Source by Joy Faness

Chicken Maison Won’t Be Cooped Up

Two things are required any time someone reviews a Mediterranean/Middle Eastern restaurant that offers rotisserie chicken. First, there must be a comparison to Zankou Chicken’s bird as the benchmark. This is followed by maybe a paragraph or two about the garlic paste that goes with it.

This review will be no exception, so let’s get it out of the way: Yes, Chicken Maison’s rotisserie is similar to Zankou’s. Both spend time twirling in a see-through oven until the skins tan to a radiant golden brown that’s only a shade darker than George Hamilton. Heat-squeezed of its fat-which has basted the meat beneath-the spice-rubbed chicken’s skin shrinks to a gossamer thinness. And the pallid-white garlic paste called toum? Both restaurants give you plenty of it to apply like balm across any surface made of hen or pita bread. Chicken Maison’s similarities to Zankou end here.

Chinese chicken salad in a Lebanese dive? Only in OC.

Though the skin on Chicken Maison’s bird isn’t as crisp or intensely flavorful as Zankou’s, the meat is moister, which is good because Zankou seems to sacrifice its chicken’s juiciness (especially around the breast area) in service to getting that skin just so.

Now on to the garlic paste. Zankou’s toum is so powerful it can double as smelling salts. Chicken Maison’s is a kinder, gentler kind of paste. You can almost spoon it up and eat it like mashed potatoes. I’m not sure you even need it if you order the bird pre-drenched in the lemon-garlic or lemon-basil sauce blend, which are two options Zankou doesn’t offer.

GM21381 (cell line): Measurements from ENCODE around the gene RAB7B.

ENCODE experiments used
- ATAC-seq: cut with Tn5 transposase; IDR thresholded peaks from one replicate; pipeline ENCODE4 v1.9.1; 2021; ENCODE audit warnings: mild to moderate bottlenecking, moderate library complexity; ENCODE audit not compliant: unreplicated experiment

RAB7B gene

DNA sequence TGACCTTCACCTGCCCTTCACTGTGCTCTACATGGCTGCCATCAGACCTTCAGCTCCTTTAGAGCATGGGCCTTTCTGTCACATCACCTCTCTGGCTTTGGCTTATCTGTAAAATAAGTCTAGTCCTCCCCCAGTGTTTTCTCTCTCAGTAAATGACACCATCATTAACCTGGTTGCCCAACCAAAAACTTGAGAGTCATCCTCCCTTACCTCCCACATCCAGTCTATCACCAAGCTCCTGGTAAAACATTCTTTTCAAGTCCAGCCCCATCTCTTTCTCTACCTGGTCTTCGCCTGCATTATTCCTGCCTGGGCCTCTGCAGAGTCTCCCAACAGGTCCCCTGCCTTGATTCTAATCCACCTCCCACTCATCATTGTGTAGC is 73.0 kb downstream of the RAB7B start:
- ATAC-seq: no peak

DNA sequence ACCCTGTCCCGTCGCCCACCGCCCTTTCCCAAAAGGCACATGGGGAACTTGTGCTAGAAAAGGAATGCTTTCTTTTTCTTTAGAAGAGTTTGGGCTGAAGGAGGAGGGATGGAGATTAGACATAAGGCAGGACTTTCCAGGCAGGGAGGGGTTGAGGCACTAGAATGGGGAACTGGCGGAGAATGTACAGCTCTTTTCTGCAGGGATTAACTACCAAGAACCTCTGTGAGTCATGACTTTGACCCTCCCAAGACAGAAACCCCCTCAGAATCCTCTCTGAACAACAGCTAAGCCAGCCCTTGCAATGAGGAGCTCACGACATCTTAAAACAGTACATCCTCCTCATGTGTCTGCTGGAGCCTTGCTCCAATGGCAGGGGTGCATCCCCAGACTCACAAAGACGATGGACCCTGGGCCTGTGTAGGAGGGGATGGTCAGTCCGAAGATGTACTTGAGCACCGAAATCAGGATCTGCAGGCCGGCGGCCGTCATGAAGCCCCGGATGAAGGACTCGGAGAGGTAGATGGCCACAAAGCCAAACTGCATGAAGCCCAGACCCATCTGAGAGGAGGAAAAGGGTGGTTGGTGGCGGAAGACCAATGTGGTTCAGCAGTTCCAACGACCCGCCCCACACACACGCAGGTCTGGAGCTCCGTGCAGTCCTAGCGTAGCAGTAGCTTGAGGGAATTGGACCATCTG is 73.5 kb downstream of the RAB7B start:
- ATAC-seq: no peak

It’s at this point that the Armenian Zankou and the Lebanese Chicken Maison diverge even further. The latter was founded in 2005 in Torrance by Mario Karame. It has grown to two other branches, all managed by family, including the newest at a barren L-shaped mini-mall anchored by a Target where Costa Mesa ends and Santa Ana begins. But while Zankou keeps it simple with no more than a few permutations of its core protein as dishes, Chicken Maison’s menu strives to be more ambitious.

First, there’s the stuff you expect: Gyro meat from a spinning spit is shaved into deeply spiced, crispy petals featured on a plate or in a sandwich. Dense and craggle-crusted falafels are either stuffed with tabbouleh into pitas or plain as a main dish.